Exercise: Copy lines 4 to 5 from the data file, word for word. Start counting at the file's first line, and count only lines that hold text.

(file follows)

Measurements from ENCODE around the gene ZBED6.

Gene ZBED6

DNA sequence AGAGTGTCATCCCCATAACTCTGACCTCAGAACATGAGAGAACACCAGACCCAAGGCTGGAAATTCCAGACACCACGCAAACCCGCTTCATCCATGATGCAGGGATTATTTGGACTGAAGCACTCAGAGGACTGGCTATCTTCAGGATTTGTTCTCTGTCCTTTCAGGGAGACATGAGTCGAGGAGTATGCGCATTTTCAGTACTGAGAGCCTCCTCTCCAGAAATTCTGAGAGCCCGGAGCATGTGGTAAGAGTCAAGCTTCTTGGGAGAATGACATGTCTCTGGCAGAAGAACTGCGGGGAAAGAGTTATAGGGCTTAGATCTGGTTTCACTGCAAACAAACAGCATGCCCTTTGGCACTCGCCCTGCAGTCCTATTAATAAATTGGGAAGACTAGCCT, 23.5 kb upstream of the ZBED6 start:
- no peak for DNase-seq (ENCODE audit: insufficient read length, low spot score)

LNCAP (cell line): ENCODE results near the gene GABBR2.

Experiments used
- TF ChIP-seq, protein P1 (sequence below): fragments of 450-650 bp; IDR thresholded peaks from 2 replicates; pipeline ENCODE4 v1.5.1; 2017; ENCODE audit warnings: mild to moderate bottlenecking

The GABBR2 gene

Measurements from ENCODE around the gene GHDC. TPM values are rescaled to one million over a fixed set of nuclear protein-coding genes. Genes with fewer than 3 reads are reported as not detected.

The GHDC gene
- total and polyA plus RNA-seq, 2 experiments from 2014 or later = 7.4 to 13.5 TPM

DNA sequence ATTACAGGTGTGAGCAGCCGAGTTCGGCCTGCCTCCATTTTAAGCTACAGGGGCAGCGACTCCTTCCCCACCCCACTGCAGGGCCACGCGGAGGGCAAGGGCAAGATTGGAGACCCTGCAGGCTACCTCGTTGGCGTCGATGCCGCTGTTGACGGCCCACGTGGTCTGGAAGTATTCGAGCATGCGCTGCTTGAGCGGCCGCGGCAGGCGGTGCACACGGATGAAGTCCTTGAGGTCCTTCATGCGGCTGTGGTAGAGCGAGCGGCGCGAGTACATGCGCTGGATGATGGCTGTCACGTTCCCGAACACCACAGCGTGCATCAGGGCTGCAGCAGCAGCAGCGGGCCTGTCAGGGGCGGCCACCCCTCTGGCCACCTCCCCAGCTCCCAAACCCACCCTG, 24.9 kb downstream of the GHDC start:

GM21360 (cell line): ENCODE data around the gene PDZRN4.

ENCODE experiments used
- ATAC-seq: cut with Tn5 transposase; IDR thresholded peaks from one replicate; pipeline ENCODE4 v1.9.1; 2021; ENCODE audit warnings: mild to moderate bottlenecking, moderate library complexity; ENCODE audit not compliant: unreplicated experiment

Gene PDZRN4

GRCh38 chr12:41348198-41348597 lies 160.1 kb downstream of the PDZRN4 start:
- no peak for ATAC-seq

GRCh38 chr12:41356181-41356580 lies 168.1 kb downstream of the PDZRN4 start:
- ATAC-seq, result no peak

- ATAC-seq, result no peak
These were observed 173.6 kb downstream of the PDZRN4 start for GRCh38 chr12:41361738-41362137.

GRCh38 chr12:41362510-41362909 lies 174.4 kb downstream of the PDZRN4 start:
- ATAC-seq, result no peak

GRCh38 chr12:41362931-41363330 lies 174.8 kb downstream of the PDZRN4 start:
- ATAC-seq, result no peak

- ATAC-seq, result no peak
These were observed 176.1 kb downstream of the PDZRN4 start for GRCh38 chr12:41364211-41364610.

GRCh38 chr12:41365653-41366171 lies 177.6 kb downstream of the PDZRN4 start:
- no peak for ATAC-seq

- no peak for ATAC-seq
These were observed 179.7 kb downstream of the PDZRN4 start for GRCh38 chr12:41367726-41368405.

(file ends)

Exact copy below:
- no peak for DNase-seq (ENCODE audit: insufficient read length, low spot score)

LNCAP (cell line): ENCODE results near the gene GABBR2.